Thursday, 14 October 2010

I have Internet at home again!

It was brilliant, last night I logged into my new apartment's UPC broadband connection. It was incredible, I'd forgotten how great it was to have a decent connection. I've been on the 3 USB dongle for over 2 years now and I was used to it's slow ways and 15GB a month limit. Now I'm on UPC's 15Mb/s with no limit! Incredible! I updated all my games last night, downloaded the latest episodes of Chuck and Castle and then Skyped my lovely girlfriend Ciara for about an hour without any connection issues. I love it!

High and Low Density RAM

I was cleaning my room and I found the High Density DDR2 DIMM's that I bought a while ago. They're 2GB DIMM's they work grand. They just don't work with my PC. I know I've already discussed this before, but I found some new information online explaining why manufcturers make this high density DIMM's in the first place.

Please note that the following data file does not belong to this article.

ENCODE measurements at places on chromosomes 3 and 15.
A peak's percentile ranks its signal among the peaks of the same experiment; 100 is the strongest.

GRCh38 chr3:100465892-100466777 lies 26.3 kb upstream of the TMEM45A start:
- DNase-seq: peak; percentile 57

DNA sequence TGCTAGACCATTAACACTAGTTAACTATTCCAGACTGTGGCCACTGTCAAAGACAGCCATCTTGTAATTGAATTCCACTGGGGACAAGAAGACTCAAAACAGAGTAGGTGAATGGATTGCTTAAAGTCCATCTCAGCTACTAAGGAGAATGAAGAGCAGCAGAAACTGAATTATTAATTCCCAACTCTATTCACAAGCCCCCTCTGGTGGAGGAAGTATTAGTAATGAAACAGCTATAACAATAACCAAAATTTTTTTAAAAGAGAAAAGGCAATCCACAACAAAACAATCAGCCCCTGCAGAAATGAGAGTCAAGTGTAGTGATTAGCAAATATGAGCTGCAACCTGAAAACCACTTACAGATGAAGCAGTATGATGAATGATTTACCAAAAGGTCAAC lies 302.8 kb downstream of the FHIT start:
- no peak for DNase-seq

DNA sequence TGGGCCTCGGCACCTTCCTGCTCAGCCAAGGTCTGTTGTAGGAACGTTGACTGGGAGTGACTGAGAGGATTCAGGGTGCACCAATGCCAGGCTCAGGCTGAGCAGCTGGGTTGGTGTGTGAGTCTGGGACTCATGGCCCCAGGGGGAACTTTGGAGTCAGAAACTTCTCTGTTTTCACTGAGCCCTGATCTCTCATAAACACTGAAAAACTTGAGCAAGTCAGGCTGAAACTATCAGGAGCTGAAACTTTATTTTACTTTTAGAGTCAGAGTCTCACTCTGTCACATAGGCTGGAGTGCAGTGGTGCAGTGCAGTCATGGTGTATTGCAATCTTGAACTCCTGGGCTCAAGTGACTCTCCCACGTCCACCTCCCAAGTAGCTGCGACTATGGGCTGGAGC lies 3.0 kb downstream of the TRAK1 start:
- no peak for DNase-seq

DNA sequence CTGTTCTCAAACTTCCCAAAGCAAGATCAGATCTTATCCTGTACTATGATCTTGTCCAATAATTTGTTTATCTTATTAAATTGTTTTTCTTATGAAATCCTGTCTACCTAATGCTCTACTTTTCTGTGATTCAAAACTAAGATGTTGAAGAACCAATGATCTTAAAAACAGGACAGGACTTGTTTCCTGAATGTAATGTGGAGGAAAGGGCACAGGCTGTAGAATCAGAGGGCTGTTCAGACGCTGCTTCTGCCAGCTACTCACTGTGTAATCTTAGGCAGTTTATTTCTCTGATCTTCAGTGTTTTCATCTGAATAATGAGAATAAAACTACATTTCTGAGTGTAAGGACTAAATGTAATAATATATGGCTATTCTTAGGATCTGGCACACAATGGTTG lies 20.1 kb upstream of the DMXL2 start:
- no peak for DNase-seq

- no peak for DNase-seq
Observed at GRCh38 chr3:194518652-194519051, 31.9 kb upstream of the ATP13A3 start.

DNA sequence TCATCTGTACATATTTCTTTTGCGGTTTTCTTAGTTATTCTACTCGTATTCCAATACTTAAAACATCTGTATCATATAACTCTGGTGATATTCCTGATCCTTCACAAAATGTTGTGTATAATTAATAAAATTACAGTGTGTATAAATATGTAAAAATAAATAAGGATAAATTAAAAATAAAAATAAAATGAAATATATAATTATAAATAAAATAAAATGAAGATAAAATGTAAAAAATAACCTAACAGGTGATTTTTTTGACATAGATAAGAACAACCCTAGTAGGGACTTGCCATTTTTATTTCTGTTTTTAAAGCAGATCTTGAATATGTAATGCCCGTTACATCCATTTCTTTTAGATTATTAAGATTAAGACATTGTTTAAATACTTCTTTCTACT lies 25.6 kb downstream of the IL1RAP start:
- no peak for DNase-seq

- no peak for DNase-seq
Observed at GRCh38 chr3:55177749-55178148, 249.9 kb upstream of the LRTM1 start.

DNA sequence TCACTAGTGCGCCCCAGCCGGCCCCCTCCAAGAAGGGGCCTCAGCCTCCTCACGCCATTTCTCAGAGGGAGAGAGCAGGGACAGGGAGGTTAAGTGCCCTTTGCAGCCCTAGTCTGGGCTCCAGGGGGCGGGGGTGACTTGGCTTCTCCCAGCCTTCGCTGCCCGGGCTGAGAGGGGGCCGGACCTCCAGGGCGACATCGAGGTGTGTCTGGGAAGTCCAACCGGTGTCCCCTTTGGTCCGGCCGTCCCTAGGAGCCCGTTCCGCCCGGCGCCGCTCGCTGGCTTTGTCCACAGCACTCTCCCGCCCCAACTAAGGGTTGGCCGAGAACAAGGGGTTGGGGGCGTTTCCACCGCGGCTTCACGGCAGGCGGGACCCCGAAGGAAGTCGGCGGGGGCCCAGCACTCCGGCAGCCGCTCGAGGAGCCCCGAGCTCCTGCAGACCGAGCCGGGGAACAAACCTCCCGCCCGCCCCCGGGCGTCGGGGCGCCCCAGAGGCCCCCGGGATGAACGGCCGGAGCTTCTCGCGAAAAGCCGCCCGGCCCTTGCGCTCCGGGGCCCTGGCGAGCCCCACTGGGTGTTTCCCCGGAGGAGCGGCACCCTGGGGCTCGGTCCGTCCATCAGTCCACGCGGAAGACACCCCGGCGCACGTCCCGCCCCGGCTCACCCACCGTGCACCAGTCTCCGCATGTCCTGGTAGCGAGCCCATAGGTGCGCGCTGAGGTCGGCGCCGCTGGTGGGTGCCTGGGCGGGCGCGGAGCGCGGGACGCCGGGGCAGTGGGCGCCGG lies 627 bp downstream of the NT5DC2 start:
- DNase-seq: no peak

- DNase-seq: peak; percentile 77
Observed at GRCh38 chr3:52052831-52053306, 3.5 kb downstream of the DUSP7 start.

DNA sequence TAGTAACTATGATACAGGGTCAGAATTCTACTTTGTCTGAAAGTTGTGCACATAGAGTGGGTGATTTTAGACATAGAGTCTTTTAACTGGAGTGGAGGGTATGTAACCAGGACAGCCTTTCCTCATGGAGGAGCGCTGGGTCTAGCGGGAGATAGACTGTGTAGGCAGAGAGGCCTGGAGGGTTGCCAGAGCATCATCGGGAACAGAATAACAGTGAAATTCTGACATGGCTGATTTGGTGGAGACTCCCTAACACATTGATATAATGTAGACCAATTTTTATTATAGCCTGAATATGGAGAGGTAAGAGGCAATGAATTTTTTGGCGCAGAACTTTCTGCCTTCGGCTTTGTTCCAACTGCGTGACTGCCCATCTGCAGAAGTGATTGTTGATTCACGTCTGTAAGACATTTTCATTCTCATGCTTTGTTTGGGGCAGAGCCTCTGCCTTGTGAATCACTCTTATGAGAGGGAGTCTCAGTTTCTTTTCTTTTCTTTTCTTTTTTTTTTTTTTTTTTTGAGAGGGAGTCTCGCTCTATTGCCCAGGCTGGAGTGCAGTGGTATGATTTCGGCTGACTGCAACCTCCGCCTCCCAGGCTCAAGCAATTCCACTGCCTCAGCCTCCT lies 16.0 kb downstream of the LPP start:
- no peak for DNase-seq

Here's a very helpful explanation about High Density DIMM's.

iceblade008 ->
It costs memory manufacturers almost the same to produce Low Density 1GB modules which have 100% compatibility with all systems on the market, comparing to producing high density 1GB modules. So why would manufacturers be so foolish to produce high density 1GB modules which only have 10% compatibility with systems on the market? The reason is simple, because high density 1GB modules are mainly manufacturing process rejects/seconds that cannot be made as a low density modules. It is very much like Intel CPU, those CPU that cannot be made as Pentium 4 CPU become a slower bus Celeron CPU instead, by a down-binning process.

Read the rest of the article on's forums here

Here's my original post about High and Low Density DIMM's